31. To compare 'quality', we shouldn't look at the ratio of areas of different formats. Resolution is given in image elements per length, and that's the better thing to look at: the linear magnification.<br>Over the long side, 6x4.5 is 1.55x 35 mm format, meaning that with lenses on both formats that produce images with the same resolution (and no: 35 mm lenses are not (!) better than larger format lenses) and same angle of view, you get 1.55x more detail in the 6x4.5 image. Well worth it.<br>6x6 obviously is the same over the long side. 6x7 is 2x '35 mm' (and 1.3x 6x4.5). 6x9 is 2.5x '35 mm' (and 1.6x 6x4.5).
     
  32. Get a good ETRSi - preferably with PE series lenses. You won't regret it.
     
  33. If you prefer Q.G.'s approach to the comparison among film formats, and base a comparison on the effective film size for prints with the common (in the US, for larger prints) 4:5 aspect ratio, then 645 gives you 1.7x the linear dimensions of 35mm, 6x6 gives you 1.1x the linear dimensions of 645, and 6x7 gives you 1.3x the linear dimensions of 645. Either way, 35mm to 645 is a much bigger step up than is either 645 to 6x6 or 645 to 6x7.
     
  34. Personally I prefer the Bronica ETRSi System, I find for the theme I photograph Landscapes, this system has contributed to achieve some excellent results. I have photographed with the Mamiya Pro TL System previously, the AE Metering was the only disappointing experience in my opinion, other than that it was a great system. I find the Bronica AE III Finder much more accurate for Landscapes. Then again this review or comment is covering only one Photographic Theme.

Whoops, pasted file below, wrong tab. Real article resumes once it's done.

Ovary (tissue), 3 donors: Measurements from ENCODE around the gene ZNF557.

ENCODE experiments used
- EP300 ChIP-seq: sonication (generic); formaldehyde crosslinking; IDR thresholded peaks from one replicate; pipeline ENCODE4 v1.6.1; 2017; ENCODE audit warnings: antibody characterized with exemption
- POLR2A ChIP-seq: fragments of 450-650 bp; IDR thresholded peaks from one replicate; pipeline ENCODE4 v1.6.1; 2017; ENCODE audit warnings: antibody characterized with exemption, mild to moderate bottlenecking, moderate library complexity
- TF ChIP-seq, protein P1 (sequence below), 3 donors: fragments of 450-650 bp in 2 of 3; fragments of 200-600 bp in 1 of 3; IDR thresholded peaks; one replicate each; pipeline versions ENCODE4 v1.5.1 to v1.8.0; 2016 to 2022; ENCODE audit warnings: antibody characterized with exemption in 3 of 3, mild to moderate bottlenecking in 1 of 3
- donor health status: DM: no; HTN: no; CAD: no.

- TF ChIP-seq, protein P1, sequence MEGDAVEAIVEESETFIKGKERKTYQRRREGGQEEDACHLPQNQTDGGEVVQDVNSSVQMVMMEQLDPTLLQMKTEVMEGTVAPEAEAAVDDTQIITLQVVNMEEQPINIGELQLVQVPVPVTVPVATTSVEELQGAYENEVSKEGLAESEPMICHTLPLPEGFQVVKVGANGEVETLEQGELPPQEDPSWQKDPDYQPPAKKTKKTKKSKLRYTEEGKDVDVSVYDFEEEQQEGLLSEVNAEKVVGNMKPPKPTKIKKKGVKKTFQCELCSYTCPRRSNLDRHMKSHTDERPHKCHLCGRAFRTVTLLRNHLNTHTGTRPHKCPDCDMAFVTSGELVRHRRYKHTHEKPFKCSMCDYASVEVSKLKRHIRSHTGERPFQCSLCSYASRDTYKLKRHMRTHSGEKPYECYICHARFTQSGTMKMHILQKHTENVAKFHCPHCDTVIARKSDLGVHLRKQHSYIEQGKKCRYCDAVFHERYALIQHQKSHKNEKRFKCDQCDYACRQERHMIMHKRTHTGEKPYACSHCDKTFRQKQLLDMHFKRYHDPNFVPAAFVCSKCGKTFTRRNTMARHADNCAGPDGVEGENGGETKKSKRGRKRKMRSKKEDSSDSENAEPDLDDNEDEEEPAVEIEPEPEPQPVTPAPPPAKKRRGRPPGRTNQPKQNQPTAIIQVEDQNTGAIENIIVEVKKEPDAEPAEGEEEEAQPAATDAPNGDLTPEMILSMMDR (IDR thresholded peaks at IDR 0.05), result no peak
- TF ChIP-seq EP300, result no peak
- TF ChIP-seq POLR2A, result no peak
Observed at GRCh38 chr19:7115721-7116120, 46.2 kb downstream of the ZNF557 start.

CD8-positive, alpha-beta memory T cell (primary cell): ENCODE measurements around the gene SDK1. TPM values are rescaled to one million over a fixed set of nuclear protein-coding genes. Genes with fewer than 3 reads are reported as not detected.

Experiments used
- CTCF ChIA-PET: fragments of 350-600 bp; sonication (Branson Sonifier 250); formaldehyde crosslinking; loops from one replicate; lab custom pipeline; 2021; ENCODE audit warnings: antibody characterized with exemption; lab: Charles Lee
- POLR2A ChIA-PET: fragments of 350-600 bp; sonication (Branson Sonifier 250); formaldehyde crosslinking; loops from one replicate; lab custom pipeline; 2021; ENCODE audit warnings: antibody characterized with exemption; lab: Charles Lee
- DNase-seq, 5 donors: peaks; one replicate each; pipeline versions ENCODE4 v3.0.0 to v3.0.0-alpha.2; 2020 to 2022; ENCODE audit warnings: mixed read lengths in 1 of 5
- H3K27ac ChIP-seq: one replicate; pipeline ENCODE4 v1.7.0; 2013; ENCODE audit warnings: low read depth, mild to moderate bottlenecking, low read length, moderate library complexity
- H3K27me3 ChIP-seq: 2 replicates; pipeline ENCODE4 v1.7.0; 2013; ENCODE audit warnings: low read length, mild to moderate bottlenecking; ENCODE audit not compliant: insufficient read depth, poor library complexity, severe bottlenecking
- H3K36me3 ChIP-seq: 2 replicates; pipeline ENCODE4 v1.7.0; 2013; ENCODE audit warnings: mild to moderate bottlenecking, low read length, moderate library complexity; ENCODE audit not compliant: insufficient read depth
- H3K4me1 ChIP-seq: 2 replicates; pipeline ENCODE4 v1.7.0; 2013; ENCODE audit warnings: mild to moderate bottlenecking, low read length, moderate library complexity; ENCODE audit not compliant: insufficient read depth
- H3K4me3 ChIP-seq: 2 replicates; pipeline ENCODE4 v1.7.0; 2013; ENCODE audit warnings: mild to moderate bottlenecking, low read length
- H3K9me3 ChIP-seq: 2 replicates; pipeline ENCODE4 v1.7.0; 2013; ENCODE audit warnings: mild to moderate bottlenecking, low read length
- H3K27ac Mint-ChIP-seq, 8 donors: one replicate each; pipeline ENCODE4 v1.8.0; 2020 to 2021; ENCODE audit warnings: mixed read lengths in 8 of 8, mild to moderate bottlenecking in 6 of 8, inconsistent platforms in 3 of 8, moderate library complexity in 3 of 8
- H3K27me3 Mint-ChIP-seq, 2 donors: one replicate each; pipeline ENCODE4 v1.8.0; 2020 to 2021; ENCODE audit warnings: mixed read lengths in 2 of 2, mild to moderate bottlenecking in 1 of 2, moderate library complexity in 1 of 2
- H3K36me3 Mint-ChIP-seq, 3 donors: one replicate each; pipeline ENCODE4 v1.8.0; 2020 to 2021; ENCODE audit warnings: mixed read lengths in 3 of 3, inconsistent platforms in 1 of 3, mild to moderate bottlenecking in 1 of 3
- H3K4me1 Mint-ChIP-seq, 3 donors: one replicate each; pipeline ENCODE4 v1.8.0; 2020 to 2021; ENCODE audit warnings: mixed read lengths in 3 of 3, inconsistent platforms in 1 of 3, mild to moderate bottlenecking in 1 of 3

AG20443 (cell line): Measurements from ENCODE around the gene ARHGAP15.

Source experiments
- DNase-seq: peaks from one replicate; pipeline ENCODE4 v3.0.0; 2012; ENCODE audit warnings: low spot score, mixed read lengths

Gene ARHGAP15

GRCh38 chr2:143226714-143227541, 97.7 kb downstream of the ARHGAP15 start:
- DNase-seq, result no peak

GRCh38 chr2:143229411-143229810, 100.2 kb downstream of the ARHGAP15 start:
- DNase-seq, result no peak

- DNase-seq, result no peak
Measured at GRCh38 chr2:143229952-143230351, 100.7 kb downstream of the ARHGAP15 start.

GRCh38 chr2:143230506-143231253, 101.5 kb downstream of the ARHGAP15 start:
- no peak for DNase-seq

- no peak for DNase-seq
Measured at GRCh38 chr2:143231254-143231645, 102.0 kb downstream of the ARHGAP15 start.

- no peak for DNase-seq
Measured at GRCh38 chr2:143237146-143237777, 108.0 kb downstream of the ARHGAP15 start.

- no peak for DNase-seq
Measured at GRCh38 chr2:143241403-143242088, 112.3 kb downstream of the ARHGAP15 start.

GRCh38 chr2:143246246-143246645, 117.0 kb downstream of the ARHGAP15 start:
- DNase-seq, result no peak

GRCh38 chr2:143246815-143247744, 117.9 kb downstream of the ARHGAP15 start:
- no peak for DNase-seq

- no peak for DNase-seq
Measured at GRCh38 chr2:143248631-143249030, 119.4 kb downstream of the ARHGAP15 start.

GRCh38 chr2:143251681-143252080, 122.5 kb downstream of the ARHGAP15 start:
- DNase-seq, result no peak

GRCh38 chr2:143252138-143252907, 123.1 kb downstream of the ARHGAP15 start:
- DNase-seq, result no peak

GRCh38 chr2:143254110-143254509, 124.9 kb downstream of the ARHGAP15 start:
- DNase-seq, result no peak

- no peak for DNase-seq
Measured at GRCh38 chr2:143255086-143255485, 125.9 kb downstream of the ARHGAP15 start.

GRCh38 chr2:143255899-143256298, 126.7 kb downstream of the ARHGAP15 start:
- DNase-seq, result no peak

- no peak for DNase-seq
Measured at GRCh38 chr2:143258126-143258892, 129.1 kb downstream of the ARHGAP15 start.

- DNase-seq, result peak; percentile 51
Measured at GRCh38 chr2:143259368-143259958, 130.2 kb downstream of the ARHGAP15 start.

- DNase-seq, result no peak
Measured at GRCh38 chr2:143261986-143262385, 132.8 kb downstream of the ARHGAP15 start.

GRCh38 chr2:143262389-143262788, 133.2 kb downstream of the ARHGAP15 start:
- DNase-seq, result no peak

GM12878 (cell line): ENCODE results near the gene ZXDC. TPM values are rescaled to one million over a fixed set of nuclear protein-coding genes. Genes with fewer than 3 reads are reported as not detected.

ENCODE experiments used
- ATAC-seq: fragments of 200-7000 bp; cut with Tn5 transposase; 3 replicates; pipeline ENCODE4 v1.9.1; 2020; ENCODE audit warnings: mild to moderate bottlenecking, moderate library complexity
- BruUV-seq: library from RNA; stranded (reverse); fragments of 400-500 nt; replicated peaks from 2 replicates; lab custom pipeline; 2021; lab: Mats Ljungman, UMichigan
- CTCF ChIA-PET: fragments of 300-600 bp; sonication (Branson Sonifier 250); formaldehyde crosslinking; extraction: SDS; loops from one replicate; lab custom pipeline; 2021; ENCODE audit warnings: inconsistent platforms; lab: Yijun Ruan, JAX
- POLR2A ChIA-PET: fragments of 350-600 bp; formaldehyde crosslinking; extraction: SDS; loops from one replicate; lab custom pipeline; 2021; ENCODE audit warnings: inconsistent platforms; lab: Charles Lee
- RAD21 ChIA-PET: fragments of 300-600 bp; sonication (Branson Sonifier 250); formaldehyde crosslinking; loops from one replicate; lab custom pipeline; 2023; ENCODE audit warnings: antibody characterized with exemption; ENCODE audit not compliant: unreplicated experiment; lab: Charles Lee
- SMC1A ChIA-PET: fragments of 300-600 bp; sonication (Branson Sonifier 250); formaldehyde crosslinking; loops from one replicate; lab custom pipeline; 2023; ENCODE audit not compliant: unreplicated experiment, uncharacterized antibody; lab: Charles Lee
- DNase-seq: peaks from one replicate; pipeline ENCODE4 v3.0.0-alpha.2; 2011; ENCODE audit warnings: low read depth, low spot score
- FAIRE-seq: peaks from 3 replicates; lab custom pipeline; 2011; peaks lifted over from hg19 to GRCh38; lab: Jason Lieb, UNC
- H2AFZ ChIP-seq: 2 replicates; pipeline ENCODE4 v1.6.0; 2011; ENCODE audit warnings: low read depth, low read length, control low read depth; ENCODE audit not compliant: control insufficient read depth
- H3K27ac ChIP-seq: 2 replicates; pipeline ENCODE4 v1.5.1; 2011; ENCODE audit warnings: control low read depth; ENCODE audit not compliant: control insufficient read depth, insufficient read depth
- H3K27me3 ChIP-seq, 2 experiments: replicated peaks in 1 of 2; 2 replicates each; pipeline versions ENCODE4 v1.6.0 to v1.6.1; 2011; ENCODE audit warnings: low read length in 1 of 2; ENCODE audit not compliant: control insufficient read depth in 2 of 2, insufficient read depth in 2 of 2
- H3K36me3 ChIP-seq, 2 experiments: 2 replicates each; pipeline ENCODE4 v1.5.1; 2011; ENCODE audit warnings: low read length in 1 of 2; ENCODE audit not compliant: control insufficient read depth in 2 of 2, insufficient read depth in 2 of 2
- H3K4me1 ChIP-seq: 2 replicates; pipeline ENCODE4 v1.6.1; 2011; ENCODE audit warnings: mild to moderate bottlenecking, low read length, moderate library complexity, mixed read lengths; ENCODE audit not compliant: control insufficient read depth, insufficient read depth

Link here for the some results with the Bronica ETRSi (& ETRS Camera) System:
    http://www.flickr.com/photos/panoramicpei/
     
  35. Having been a Canon SLR user for many years, I have just purchased a Mamiya 645 (the old model without interchangable back) with waist finder for £250, and am having great fun using it. I don't find it clunky or unergonomical at all, and in fact find it a great relief after the scrunched-up feel of an eye-level slr. All the extras on the bronica would, I think, mess with the functional simplicity of these cameras.
    On a side issue, I am thinking about resolving the cartridge problem by making a double zipped dark bag big enough for the camera and a light-proof box to hold the spare (loaded) cartridge. With a pair of double elasticated wrist-cuffs included, it ought to be possible to change film by feel, aka loading film with a changing bag like this one
    http://www.amazon.co.uk/Top-Brand-Changing-Bag-Camera/dp/B00023JEB6/ref=pd_bxgy_ph_text_y
    but bigger. What do you guys think? Will it work, and if not, why not?
     
  36. What i think, Paul, is that those "extras" you think would get in the way, you think would "mess up the functional simplicity", would make such a Heath Robinson solution unnecessary. ;-)<br><br>Commercially available changing bags will be big enough. Finding or making a light tight storage box is possible too. But if you change cartridge mid roll, the camera will lose frame count. For that alone i would say that it will not work.
     
  37. Paul,
    I have no doubt that you would have fun with your contraption's and your antique 645 Mamiya. Do you know that you could also drive a Ford T or a Citroen Trefle and have a lot of fun? I know, because I owned both and drove both. However, this was not to go from one place to another one.
    The question is what is this forum about: having fun or photography?
    Hasselblad had interchangeable magazines more than 50 years ago and was one of the most successful cameras because they focused on good photography. The fun came from the good design of the system but was not the goal!